This volume of Journal of Physics: Conference Series contains the Proceedings of the 5th International Symposium in Quantum Theory and Symmetries (QTS5), held in Valladolid, Spain, 22-28 July 2007. This is the fifth of a series of conferences previously held in Goslar (Germany) 1999, QTS1; Cracow (Poland) 2001, QTS2; Cincinnati (USA) 2003, QTS3, and Varna (Bulgaria) 2005, QTS4. The QTS5 symposium gathered 181 participants from 39 countries working in different fields on Theoretical Physics. The spirit of the QTS conference series is to join researchers in a wide variety of topics in Theoretical Physics, as a way to make accessible recent results and the new lines of different fields. The QTS5 conference offered the following list of topics: Symmetries in String Theory, Quantum Gravity and related Symmetries in Quantum Field Theories, Conformal and Related Field Theories, Lattice and Noncommutative Theories, Gauge Theories Quantum Computing, Information and Control Foundations of Quantum Theory Quantum Optics, Coherent States, Wigner Functions Dynamical and Integrable Systems Symmetries in Condensed Matter and Statistical Physics Symmetries in Particle Physics, Nuclear, Atomic and Molecular Nonlinear Quantum Mechanics Time Asymmetric Quantum Mechanics SUSY Quantum Mechanics, PT symmetries and pseudo-Hamiltonians Mathematical Methods for Symmetries and Quantum Theories Symmetries in Chemistry Biology and other Sciences Papers accepted for publication in the present issue are based on the contributions from the participants in the QTS5 conference after a peer review process. In addition, a special issue of Journal Physics A: Mathematical and Theoretical contains contributions from plenary speakers, some participants as well as contributions from other authors whose works fit into the topics of the conference. The organization of the conference had the following pattern. In the morning there were five plenary or general sessions for all the participants, which aimed to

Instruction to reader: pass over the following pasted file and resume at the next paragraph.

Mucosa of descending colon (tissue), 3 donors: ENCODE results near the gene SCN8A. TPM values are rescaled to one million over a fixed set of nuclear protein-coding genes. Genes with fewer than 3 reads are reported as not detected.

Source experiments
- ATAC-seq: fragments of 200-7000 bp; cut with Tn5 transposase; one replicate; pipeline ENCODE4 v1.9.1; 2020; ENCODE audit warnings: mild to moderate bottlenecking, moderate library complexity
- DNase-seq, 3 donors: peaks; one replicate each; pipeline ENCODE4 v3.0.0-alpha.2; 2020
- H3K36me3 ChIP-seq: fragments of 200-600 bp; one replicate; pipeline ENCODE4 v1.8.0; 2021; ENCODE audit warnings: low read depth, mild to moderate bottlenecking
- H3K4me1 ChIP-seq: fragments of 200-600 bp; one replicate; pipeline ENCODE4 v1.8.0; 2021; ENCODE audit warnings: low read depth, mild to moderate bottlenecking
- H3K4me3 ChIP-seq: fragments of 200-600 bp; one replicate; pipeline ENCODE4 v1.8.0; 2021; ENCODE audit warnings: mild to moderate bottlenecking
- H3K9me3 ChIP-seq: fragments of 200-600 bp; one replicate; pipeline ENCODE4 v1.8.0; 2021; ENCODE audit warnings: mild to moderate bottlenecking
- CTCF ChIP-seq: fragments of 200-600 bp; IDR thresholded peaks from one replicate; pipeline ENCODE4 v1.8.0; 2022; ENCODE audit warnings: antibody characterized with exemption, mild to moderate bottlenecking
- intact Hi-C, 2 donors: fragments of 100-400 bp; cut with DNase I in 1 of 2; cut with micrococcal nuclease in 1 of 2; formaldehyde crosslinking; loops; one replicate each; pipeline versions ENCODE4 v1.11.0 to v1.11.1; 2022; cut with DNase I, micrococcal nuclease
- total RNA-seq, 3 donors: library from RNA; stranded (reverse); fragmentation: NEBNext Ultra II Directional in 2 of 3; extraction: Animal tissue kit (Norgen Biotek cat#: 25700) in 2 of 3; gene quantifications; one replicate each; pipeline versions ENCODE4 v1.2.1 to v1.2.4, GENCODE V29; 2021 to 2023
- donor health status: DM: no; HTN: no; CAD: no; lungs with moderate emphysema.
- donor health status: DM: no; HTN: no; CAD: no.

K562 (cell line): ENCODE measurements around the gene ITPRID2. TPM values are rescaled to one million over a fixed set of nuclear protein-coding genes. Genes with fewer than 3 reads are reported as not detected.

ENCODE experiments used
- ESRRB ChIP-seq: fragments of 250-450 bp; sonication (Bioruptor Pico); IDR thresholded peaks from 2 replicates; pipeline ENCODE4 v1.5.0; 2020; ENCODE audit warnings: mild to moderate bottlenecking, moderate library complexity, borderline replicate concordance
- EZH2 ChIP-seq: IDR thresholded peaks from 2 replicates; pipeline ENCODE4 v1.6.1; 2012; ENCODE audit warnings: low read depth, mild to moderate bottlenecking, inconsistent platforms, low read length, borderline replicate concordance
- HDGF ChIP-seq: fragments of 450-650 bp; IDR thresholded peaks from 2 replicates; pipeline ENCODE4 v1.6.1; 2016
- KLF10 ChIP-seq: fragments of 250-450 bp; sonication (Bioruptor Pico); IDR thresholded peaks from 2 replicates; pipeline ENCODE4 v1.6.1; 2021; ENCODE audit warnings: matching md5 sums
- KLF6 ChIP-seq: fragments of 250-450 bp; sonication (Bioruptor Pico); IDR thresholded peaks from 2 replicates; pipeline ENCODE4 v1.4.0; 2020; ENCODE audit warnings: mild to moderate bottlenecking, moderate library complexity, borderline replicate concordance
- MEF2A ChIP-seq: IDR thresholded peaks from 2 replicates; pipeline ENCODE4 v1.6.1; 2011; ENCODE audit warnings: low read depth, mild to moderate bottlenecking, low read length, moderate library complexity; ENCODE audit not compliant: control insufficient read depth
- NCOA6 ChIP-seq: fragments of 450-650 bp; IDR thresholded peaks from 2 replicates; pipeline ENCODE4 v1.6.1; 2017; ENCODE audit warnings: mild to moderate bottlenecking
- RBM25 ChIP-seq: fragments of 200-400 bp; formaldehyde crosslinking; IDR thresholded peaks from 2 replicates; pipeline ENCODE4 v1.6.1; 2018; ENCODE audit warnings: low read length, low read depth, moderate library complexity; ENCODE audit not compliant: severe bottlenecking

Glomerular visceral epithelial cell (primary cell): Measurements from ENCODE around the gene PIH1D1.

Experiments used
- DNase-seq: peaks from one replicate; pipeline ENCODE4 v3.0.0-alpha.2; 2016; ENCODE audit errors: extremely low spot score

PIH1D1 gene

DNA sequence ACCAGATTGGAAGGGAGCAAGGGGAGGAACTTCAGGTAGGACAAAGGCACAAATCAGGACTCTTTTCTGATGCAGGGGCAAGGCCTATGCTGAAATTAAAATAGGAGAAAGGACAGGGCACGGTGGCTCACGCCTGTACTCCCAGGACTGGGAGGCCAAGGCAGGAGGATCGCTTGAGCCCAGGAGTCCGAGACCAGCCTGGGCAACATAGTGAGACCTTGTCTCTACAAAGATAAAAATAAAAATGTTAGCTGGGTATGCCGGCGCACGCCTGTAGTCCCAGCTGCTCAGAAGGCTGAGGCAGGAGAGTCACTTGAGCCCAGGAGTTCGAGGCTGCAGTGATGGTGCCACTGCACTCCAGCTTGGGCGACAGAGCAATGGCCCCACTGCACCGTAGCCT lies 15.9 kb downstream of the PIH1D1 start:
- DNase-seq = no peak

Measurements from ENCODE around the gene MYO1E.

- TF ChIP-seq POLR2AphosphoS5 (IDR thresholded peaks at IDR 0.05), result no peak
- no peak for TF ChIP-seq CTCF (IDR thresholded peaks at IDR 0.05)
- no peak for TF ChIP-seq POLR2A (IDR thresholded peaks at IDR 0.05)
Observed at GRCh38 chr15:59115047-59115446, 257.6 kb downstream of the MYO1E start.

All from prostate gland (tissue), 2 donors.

18. Electrophrenic respiration after intercostal to phrenic nerve anastomosis in a patient with anterior spinal artery syndrome: technical case report.

    PubMed

    Krieger, A J; Gropper, M R; Adler, R J

    1994-10-01

    Long-term positive pressure mechanical ventilation has been the standard of care for patients with respiratory insufficiency caused by high cervical spine injury. Stimulation of the phrenic nerves, and thus the diaphragm, with an implanted phrenic nerve pacemaker has provided adequate ventilation and an alternative to the standard. Diaphragmatic pacing, also known as electrophrenic respiration, requires an intact phrenic nerve to act as a conduit for the applied stimulus. Propagation of the stimulus is impossible if the injury sustained has led to axonal loss in the phrenic nerve. This may be expected if the damage to the spinal cord is at the C3-C5 level. If the cell bodies of the motor neurons in this region have been damaged, or direct injury to the phrenic nerve has occurred, then diaphragmatic pacing is not feasible by the traditional method. Microsurgical repair of peripheral nerves and nerve grafting have provided the impetus for research into anastomosis of a viable intercostal nerve to a nonfunctional phrenic nerve, with subsequent reinnervation of the diaphragm. Once successful axonal regeneration and diaphragmatic reinnervation have occurred, the distal phrenic nerve may then be paced. This case documents the first successful institution of electrophrenic respiration after intercostal to phrenic nerve anastomosis. PMID:7808625